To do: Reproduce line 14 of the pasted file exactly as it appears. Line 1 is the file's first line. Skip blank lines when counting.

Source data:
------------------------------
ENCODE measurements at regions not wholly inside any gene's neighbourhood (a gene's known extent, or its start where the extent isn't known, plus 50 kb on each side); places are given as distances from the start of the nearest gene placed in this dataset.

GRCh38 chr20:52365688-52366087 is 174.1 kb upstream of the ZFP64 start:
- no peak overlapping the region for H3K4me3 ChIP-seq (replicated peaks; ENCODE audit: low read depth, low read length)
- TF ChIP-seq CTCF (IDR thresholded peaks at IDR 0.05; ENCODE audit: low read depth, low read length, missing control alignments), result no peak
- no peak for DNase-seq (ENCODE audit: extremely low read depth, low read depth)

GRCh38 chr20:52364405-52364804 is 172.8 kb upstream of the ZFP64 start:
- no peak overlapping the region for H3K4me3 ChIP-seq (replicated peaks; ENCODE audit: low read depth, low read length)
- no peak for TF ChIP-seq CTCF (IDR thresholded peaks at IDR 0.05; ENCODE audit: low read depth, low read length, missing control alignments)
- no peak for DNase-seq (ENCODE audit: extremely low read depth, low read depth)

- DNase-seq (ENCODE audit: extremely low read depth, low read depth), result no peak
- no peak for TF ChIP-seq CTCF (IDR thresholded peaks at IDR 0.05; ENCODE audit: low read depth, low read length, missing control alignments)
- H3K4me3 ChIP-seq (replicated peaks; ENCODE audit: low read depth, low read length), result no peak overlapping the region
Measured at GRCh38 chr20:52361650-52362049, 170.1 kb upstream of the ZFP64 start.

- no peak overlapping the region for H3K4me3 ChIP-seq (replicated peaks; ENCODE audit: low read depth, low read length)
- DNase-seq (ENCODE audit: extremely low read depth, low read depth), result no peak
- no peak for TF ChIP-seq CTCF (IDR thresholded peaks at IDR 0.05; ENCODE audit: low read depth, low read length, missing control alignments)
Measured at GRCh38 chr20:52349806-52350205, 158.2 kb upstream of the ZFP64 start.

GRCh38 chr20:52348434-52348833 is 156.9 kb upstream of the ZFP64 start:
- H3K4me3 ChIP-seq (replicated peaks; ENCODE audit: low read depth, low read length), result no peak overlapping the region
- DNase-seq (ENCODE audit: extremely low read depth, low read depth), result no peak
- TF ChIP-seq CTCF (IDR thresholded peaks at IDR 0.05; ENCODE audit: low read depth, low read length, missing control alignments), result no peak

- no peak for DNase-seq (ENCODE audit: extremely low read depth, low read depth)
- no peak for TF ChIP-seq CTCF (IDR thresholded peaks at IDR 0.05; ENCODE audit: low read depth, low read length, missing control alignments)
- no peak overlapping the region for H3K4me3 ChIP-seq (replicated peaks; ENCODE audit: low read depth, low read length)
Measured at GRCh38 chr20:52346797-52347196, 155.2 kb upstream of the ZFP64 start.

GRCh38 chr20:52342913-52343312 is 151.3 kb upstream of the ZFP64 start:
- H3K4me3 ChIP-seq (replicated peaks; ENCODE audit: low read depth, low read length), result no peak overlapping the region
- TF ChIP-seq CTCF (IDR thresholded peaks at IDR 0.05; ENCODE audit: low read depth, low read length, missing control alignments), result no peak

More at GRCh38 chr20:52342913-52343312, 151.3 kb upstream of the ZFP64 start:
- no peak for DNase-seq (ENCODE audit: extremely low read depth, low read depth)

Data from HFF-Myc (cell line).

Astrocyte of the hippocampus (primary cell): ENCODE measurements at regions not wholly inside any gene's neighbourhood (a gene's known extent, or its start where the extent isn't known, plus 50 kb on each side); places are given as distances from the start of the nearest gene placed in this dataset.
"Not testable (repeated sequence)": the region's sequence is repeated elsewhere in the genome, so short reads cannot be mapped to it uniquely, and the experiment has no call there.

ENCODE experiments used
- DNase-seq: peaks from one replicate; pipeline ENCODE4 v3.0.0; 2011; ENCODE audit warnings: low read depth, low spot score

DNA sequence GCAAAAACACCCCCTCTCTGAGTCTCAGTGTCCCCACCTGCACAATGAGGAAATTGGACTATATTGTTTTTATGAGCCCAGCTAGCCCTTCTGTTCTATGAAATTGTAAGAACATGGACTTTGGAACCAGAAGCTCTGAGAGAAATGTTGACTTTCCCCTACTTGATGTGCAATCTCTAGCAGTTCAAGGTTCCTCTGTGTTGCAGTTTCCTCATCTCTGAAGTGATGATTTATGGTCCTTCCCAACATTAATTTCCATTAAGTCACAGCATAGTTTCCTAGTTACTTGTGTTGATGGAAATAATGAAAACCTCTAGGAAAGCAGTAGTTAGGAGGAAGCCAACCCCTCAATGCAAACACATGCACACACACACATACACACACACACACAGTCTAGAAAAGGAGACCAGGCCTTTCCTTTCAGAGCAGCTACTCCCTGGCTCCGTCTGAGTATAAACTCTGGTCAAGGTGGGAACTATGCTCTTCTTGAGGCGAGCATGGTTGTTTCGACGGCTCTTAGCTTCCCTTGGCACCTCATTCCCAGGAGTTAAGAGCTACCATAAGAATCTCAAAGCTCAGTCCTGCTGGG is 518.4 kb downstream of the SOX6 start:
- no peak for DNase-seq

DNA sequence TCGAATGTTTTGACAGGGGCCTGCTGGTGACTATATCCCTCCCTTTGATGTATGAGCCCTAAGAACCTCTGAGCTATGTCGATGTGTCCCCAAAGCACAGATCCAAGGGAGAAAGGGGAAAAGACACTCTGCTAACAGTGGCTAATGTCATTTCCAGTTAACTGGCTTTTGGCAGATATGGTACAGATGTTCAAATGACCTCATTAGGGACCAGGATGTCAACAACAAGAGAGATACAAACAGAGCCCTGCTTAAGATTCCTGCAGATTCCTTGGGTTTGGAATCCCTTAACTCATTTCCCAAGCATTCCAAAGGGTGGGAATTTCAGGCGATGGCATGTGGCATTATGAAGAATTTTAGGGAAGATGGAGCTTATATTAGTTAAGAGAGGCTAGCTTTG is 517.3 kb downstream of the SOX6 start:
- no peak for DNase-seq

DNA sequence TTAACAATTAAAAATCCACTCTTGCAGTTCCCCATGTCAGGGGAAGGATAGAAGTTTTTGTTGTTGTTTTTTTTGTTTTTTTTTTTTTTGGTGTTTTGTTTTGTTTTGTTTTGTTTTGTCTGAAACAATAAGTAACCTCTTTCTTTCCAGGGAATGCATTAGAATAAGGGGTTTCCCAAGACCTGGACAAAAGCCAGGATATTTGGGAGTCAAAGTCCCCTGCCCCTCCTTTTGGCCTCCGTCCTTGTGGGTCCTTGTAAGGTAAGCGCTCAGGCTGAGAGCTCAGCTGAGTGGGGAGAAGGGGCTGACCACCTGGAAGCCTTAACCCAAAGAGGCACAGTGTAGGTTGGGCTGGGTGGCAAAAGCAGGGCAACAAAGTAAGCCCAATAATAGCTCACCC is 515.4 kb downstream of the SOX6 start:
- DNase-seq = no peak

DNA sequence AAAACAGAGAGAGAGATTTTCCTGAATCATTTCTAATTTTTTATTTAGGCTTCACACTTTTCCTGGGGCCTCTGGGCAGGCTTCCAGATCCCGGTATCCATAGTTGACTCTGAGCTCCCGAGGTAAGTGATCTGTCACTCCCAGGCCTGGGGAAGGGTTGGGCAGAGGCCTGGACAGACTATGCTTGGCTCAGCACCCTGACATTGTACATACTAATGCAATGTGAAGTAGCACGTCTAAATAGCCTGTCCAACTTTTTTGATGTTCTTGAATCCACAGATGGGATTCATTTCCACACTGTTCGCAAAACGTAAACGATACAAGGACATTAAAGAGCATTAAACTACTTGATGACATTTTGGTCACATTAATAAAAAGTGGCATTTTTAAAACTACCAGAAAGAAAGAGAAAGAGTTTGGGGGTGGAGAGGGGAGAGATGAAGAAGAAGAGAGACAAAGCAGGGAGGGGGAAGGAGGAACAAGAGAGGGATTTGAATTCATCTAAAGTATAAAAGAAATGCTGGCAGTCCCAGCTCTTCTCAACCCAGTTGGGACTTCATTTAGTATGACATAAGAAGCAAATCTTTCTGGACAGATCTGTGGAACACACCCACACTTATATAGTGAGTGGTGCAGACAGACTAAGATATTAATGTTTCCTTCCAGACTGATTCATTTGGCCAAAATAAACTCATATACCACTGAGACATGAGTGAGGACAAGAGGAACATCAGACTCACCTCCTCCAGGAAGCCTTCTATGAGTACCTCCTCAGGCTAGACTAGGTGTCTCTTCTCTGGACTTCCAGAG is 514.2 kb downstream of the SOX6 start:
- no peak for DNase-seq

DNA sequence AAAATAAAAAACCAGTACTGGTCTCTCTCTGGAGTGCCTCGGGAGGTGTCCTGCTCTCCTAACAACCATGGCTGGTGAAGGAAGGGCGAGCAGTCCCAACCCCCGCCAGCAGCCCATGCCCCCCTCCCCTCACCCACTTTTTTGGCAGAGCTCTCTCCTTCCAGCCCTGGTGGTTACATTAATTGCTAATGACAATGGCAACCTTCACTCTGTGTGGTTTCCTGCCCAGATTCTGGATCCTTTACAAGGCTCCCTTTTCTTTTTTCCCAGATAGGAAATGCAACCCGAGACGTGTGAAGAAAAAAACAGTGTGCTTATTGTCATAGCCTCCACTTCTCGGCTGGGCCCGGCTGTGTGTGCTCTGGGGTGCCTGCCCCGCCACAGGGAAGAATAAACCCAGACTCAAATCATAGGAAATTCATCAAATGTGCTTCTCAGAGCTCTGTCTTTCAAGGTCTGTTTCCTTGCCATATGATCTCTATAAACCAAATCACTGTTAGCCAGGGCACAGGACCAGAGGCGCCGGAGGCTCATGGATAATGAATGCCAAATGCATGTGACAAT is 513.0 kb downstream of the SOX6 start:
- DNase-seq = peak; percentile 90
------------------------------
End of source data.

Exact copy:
- no peak overlapping the region for H3K4me3 ChIP-seq (replicated peaks; ENCODE audit: low read depth, low read length)